New Report on How Partnerships Helped Eradicate Ebola in Liberia Offers Valuable Lessons

In Liberia's urban slums, strong community networks were enlisted to help battle the Ebola Virus Disease and facilitated government efforts to engage communities to help overcome the crisis. The experience shows how valuable partnerships can be in disease outbreaks and other crises.

[30 January 2017] -- The Cities Alliance partnership commissioned The Transformative Role of City-Community Partnerships in the Fight Against Ebola and Beyond in Greater Monrovia, Liberia to document a significant knowledge gap on how the partnerships between communities and local government contributed to the eradication of Ebola in Monrovia.

The Cities Alliance was introduced to Monrovia when it was requested to act as the substantive intermediary between the Monrovia City Council and the Bill & Melinda Gates Foundation, which financed the Improved Primary Waste Collection in Poor Communities (IMPAC) project. This initiative eventually laid the foundation for the Cities Alliance Liberia Country Programme.

What began as an oversight function of a well-designed, important project was transformed by the impact of the Ebola Virus Disease, not only in Monrovia, but throughout Liberia, Sierra Leone, and Guinea in the largest and most devastating Ebola outbreak in modern history, claiming over 11,000 lives. Ebola also provided a huge setback to the Liberian economy, which was finally beginning to emerge from a crippling civil war.

This crisis was unique in that it was the first-time Ebola hit major urban centres in Africa, magnifying its impact and, as this report shows, providing important insights as to how local and collaborative approaches can succeed where traditional responses are shown to be hopelessly inadequate.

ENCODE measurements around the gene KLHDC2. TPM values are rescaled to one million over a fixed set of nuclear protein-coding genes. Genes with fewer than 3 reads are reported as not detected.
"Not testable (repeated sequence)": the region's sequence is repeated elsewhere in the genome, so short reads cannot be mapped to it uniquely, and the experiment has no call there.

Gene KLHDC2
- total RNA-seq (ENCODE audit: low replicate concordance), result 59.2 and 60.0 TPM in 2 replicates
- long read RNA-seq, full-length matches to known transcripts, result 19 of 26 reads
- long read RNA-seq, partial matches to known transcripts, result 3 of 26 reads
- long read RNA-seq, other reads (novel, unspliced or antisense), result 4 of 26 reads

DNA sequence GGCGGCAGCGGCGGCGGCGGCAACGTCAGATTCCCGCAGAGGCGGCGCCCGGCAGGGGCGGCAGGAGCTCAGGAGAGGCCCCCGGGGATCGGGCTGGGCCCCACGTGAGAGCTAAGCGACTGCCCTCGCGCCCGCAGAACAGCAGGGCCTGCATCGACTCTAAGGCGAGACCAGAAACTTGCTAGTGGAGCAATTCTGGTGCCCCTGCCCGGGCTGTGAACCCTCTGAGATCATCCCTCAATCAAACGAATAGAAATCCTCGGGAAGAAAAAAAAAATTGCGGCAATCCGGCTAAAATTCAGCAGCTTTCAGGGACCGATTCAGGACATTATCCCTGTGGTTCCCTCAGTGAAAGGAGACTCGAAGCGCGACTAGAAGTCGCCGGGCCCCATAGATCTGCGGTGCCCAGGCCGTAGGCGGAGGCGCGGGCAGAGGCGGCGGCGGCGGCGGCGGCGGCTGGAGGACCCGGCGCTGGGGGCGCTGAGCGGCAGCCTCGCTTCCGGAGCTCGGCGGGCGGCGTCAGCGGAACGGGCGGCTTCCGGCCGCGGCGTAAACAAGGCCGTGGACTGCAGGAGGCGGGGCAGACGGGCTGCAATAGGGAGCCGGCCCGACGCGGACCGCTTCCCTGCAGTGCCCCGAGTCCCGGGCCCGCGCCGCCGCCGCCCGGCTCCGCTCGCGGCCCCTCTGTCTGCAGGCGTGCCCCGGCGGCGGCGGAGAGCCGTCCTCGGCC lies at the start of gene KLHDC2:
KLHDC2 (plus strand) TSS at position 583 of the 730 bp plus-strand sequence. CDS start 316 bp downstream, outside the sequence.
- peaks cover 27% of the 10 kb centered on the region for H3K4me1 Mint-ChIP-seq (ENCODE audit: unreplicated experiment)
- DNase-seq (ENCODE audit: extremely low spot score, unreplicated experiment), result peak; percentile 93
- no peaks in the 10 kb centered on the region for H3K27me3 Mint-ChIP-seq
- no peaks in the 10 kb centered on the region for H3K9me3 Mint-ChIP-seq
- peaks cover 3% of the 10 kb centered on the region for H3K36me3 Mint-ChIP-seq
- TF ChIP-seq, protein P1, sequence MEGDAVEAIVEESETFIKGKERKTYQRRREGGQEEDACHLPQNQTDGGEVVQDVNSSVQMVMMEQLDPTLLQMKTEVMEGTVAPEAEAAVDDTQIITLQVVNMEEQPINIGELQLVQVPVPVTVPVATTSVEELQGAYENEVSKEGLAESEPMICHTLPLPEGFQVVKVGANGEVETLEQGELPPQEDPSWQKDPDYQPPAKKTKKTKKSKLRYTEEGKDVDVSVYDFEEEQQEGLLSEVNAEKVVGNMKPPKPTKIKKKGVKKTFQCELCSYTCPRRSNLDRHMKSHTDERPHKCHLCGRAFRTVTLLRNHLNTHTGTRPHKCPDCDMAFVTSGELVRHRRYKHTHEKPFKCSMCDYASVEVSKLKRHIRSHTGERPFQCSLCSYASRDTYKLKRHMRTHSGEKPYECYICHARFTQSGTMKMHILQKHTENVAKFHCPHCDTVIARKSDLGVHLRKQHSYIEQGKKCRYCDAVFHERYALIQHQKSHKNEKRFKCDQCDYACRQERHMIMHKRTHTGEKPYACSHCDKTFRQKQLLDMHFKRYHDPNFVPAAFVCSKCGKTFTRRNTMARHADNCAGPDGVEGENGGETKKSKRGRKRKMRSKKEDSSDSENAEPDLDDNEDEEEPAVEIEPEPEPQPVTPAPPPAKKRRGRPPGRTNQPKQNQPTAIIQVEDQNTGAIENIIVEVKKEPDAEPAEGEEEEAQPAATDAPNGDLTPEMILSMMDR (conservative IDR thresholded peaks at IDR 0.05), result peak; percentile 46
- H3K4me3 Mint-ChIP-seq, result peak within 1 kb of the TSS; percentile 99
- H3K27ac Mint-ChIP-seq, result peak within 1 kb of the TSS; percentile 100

In this respect, Monrovia shares many features of African cities, with overburdened and extremely basic urban services, a dysfunctional land market with little access or tenure security for the urban poor majority, and an enormous reliance on a poorly-understood informal market.

Poorer neighbourhoods in Liberia’s capital were linked to more intense, widespread transmission of Ebola, compared to more well-off parts of Monrovia, a pattern seen with other infectious diseases. It has been estimated that some 75 percent of victims in Liberia were women and girls because of their role as primary care givers.

Liberia’s strategy shifted in 2015 from a top-down approach resulting in the forced quarantine of slum communities in Monrovia to a decentralised response engaging urban poor communities and local authorities in partnership. This move played a key role in turning the trajectory on new Ebola infections in the city.

Now, Liberia’s response is a success story, serving as a vital lesson for African cities undergoing rapid urban growth.

The report found that in Liberia’s urban slums, strong community networks were enlisted to help battle the disease. These networks were functional—and indeed, transformational—despite the infrastructure problems.
This in turn facilitated government efforts to engage communities to help overcome the crisis.

Cities Alliance hopes this report contributes to a better understanding and appreciation of the vital importance of these partnerships, not only for future infectious disease outbreaks, but for crises of all kinds.







 

   
   
 

Liberia’s response to Ebola is a success story, serving as a vital lesson for African cities undergoing rapid urban growth.

   
 

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